Ian Sumner, 10 October 2012
Quoting Crampton [cra90]:
The flag of the Maldives was originally a plain red flag. Later, a band of black and white stripes were placed in the hoist.
By the early part of this century, Prime Minister Amir Abdul Majid Didi had introduced the green panel and white crescent to the flags of the Maldives. Until 1949, the horns of the crescent would point towards the hoist.
Upon the independence of Ceylon (now Sri Lanka) in 1949, the Maldives were a separate administrative entity. A Republic was established from 1953 until 1954. At that time, the Maldives had a reorganization of their flag structure. Primarily, the crescent was turned to face the fly and the Government service flag became the national flag. In 1954, the Sultan was reinstated and there were no changes to Maldivian flags. These flags continued to be used through independence in 1965.
Three years after independence, the Sultanate was removed and a Republic was instated again. The current national and presidential flags were introduced officially on 26 July 1968.
Calvin Paige Herring, 2 June 1998
Alleged naval ensign of the Maldives - Image by António Martins, 12 July 2016
Barraclough's Flags of
the World [bar65] says:
"The ensign is like the national flag but with a
star instead of a crescent".
None of the more recent publications refers to this flag, and Smith [smi80] indicates that the naval ensign is the same as the national flag.
Vincent Morley, 21 May 1997
"War flag" of the Maldives
Left, as shown by Smith - Image by Željko Heimer, 9 January 2005
Right, as shown by Talocci - Image by António Martins, 9 July 2016
Smith [smi75c] shows the war flag of the Maldives, used on land, as horizontally divided blue-white-green, in approximate proportions 3:5, while Talocci [tal93] shows the war flag as horizontally divided dark blue-yellow-light blue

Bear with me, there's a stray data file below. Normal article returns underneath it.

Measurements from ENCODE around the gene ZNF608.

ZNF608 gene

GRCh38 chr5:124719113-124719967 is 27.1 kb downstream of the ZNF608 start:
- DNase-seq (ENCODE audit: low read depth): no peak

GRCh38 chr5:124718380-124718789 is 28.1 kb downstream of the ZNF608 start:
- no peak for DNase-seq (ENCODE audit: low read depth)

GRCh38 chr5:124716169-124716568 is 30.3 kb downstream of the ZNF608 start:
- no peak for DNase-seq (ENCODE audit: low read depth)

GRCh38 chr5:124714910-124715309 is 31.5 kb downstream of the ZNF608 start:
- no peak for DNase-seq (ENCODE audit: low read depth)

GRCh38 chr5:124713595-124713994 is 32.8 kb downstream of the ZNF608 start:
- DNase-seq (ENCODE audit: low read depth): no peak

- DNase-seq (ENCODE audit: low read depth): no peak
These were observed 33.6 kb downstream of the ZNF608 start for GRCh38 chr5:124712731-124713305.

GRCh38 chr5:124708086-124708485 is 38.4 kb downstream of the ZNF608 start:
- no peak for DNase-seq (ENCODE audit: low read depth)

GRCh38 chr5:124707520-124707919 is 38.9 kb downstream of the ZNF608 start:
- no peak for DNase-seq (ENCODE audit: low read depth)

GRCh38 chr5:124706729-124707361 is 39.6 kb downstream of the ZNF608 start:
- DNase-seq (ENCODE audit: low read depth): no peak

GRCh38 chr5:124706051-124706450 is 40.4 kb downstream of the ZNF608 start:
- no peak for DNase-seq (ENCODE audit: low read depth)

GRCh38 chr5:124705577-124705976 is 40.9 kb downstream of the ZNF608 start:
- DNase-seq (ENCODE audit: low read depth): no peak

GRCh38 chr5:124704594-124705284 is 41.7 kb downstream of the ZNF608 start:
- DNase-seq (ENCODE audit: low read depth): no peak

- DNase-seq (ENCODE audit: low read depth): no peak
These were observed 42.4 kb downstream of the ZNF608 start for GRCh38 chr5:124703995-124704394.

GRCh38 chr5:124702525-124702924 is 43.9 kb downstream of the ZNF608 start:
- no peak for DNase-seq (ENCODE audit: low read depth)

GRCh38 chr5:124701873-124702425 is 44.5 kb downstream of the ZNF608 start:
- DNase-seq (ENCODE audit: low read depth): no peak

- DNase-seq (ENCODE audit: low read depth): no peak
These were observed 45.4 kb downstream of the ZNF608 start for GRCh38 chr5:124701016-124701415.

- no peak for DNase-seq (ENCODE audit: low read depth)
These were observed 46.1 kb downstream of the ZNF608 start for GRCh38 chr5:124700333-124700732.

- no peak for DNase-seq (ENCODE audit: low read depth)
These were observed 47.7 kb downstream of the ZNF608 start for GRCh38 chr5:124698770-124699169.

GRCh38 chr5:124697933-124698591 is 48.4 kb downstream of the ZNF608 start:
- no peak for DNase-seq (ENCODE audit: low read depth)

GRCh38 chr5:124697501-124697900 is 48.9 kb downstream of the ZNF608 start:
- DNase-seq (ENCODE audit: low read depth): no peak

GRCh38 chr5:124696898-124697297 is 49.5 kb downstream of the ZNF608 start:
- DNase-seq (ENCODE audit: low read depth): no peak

Željko Heimer & ND, 4 July 2005
I am inclined to believe that these two "war flags" may be misreported colours (ceremonial military unit flags) rather then war flags proper. Under "war flag" we mean version of the national flag used by
the military on land, i.e. flag used by "army" instead of the national
flag. For what I understood from a quick glance at the Maldives military
photos on line - they use the usual national flag and hardly anything
else (plus colours).
The current Maldives National Defense Force (MNDF) - which seems to use gray-black flag after all, and white-black - was preceeded by the National Security Service (NSS) (until 2006, according to Wikipedia), also using gray-black flags. However, it may be that prior to 1979 when the precessor of NSS was the National Guard - tricolour flags were used (to denote its three branchs: coast guard, police and customs?) And prior to 1972 there was no police branch in the National Guard... so maybe Smith's version was used them, for whatever reason - certainly, both sources are of the right time to hold this - but it is still nothing more then a speculation of mine. And if it is anywhere near the terget - these "war flags" may have well included some emblem in their centres that the two sources ignored or were unaware of.
In any case, except for the two sources, there seems to be no mention of similar flags used by the "military" of Maldives anywhere else, for what I am aware.
Željko Heimer, 10 July 2016